• 88% of CEO roles are held by white leaders
  • 56% of women in the C-Suite said men find it easier to get promotions, regardless of capability and performance
  • There is only 9% of Asian leadership representation in C-Suite roles
  • There is severe underrepresentation of Hispanic/Latino C-Suite execs (40% of S&P100 C-suites have no representation at all)

These jarring numbers speak loudly. They also echo why there needs to be more of an intentional, aggressive assessment of the linkages between employee representation and success at the corporate level.

By embracing DEI&B practices and employee authenticity, companies can not only create a more inclusive workplace but also acquire a competitive edge by trusting the wealth of ideas and perspectives that diverse individuals bring to the table.

Rethinking Traditional Measures of “Professionalism”

As the need for a more inclusive culture in professional Corporate America becomes increasingly recognized, the focus is shifting towards how companies can effectively do so. The answer? Empowerment and awareness.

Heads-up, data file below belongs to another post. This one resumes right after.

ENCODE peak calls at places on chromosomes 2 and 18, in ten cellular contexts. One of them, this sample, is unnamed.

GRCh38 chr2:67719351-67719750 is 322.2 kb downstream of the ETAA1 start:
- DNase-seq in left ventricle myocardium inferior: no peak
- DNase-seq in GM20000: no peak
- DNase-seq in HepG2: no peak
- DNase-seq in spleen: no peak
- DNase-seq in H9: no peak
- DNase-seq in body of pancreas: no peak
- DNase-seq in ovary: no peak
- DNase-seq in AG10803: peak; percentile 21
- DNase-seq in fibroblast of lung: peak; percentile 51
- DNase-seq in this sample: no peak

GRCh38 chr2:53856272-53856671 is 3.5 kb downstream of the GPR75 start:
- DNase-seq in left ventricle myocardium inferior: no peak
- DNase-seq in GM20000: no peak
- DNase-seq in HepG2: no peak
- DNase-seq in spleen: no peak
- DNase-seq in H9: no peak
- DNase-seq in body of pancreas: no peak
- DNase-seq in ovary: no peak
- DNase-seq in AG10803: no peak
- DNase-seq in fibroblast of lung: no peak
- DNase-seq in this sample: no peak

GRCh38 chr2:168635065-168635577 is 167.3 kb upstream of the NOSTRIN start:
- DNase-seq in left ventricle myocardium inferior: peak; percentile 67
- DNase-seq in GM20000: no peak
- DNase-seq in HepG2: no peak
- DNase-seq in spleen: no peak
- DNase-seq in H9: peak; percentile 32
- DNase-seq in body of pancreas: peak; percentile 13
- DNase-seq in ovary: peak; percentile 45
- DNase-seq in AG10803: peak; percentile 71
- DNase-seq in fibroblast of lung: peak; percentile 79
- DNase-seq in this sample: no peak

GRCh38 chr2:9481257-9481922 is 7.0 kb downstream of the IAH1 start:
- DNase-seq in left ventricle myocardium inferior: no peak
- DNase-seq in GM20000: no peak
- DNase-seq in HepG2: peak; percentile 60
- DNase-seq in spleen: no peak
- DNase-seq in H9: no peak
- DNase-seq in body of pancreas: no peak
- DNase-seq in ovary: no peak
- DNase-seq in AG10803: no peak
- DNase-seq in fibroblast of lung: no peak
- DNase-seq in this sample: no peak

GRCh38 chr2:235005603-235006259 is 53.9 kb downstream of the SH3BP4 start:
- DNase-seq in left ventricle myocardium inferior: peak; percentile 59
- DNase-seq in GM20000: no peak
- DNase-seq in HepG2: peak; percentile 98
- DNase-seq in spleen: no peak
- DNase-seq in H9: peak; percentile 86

This could look like many things in a corporate work setting, such as:

But this shift won’t be easy. It will require a collective effort to push back against years of conventions, and an increased awareness of the barriers that BIPOC and other POC face daily.

Organizations can absolutely set a new standard for inclusive professionalism in Corporate America, and the time to start is now.

Forging a Brighter Path: A Future of Empowering, Inclusive, and Diverse Professionalism

As we reflect on the evolution of professionalism in Corporate America, it becomes clear that traditional standards have often failed to embrace the reality of what true, unobstructed diversity and inclusion looks like.

The growing awareness of these limitations of these standards and a collective effort to redefine what it means to be professional.

By actively seeking out diverse talent, challenging norms, and celebrating individuality, we are paving the way for a future where everyone can thrive professionally, regardless of background, identity, or how they look as they strive towards career elevation and success.

Together, we can build a more empowering, inclusive, and diverse understanding of professionalism that reflects the true strength of our organizations and society as a whole.